Even for us worshippers, the focus is still on God, not each other. It is like a circle of friends who make up a string quartet. The four of them might come together in a living room for an evening to play the music they love. The bond between them is strong, and their community is a beautiful thing. But they don’t focus on each other, or the community they share, and there is no outside audience. They are focused on the music; they are trying to make the most beautiful music they can.
In this analogy you can see how the false division often cited about worship, that it is either casual or formal, falls away. Though they greatly enjoy playing this music, they don’t do it in a casual way; they take seriously the work involved, and strive to do their best. On the other hand, they don’t behave in a fussy and formal way, either. They aren’t self-conscious, as if they were trying to impress a human audience. It’s not a performance. Their whole heart and attention is directly engaged with the goal of creating beautiful music.
Worship ought to be as beautiful as we can make it, for God gave Moses very demanding instructions for worship, with very expensive elements: gold, jewels, embroidery, and incense. These were extravagant requirements for people who were refugees, wandering in the desert and living in tents. But even then the beauty of worship was a priority. Beauty affects us in ways we barely recognize. It opens our hearts. God required, and deserves, the greatest beauty we can create. But in the midst of beautiful worship we don’t have to be stiff and self-conscious. Great beauty and natural, joyous behavior are not opposites; we experience how they go together when we attend a wedding reception, or a big family dinner on Christmas.
Of course, the analogy to the quartet breaks down in that they are focused on the music, but worshippers’ focus is not on worship, but on God. Worship is not a performance. It is not entertainment. It is not advertising. Worship is work, as the Bible-Greek word leit-ourgia, liturgy, shows; it is “the work of the people.” We undertake this work as members of a vast community, going back to those instructions to Moses thousands of years go. We are responsible to continue that worship and pass it on with all the seriousness and beauty it deserves. We offer this worship as transitory place-holders, striving to doing it as well as those before us did, and those after us will do. Our eyes are fixed on the Lord who receives our worship.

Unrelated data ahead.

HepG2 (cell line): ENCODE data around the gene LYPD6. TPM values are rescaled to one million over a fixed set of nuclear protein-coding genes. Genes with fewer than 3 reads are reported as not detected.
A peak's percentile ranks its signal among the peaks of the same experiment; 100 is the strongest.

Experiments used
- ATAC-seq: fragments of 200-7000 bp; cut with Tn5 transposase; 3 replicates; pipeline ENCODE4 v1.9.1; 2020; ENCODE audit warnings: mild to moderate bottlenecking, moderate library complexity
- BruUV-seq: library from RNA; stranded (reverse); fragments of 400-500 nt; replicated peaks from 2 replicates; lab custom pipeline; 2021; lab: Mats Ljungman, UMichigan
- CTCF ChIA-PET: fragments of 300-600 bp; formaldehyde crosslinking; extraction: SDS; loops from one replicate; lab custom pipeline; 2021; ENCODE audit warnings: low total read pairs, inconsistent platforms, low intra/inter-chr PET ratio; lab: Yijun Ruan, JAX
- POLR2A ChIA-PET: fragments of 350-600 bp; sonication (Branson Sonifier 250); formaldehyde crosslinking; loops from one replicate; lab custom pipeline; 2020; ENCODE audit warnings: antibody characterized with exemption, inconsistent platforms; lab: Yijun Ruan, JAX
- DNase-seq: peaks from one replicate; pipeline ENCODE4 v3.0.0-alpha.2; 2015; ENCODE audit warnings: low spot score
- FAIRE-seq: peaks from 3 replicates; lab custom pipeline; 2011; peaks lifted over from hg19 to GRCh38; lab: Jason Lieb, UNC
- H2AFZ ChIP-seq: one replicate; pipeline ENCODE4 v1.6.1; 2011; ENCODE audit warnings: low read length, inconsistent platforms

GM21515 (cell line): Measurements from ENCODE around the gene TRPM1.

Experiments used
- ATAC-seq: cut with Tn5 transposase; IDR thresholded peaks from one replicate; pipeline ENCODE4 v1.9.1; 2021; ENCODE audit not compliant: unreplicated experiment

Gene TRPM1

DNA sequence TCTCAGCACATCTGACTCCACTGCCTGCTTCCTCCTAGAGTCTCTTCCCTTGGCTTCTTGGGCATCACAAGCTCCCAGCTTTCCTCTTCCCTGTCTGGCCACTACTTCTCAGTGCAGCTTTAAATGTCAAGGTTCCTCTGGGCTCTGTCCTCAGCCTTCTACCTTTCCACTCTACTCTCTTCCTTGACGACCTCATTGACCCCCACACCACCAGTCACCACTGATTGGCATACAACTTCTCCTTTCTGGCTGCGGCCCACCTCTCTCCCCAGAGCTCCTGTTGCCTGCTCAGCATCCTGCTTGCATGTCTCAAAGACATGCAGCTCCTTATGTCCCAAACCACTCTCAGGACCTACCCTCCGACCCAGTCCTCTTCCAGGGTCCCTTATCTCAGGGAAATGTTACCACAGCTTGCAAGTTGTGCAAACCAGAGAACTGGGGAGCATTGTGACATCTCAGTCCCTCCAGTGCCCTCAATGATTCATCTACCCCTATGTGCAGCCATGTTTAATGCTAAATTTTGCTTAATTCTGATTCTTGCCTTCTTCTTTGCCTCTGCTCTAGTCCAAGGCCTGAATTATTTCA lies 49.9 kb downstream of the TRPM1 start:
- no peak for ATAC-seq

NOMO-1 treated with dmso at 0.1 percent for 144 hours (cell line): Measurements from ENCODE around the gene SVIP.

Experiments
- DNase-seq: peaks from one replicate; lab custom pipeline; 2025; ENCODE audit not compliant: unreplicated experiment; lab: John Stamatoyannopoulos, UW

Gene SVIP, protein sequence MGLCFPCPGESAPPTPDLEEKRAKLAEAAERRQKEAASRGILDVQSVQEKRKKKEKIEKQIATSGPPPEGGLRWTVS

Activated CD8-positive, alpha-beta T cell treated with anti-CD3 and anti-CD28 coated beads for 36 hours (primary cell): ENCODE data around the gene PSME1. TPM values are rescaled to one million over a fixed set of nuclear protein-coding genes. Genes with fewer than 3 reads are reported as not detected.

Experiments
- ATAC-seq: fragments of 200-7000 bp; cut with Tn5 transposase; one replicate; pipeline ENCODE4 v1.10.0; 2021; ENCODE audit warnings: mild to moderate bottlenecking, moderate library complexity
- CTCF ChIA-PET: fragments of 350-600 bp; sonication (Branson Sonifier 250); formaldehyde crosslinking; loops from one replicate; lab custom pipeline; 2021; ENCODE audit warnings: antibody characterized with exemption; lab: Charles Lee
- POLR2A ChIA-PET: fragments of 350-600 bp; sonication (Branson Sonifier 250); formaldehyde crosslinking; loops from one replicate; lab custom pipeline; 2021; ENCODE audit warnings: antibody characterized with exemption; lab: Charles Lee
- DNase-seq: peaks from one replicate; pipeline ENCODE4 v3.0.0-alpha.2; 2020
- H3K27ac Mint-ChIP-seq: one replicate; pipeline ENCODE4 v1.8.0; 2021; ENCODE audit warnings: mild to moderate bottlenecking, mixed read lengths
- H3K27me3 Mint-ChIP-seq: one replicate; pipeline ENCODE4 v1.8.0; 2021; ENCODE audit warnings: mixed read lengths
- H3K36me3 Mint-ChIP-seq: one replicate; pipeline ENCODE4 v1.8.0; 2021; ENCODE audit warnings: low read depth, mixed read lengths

If, instead, we focus on attracting outsiders, it will feel to them like every other advertising pitch they encounter. The church can never compete with the world when it comes to entertainment. The world can give them more enjoyable diversions than we can, and can do it without requiring them to leave the house on Sunday morning. If we are successful in attracting people to the church on the basis of fun and entertainment, we’re guilty of false advertising, for Christ promises us nothing in this life but a cross. But if we worship with whole-hearted focus on God, they will see something they encounter nowhere else in their lives. They may not at first see Christ, but they can see that we see something, and that gives them something to think about; that’s how faith begins.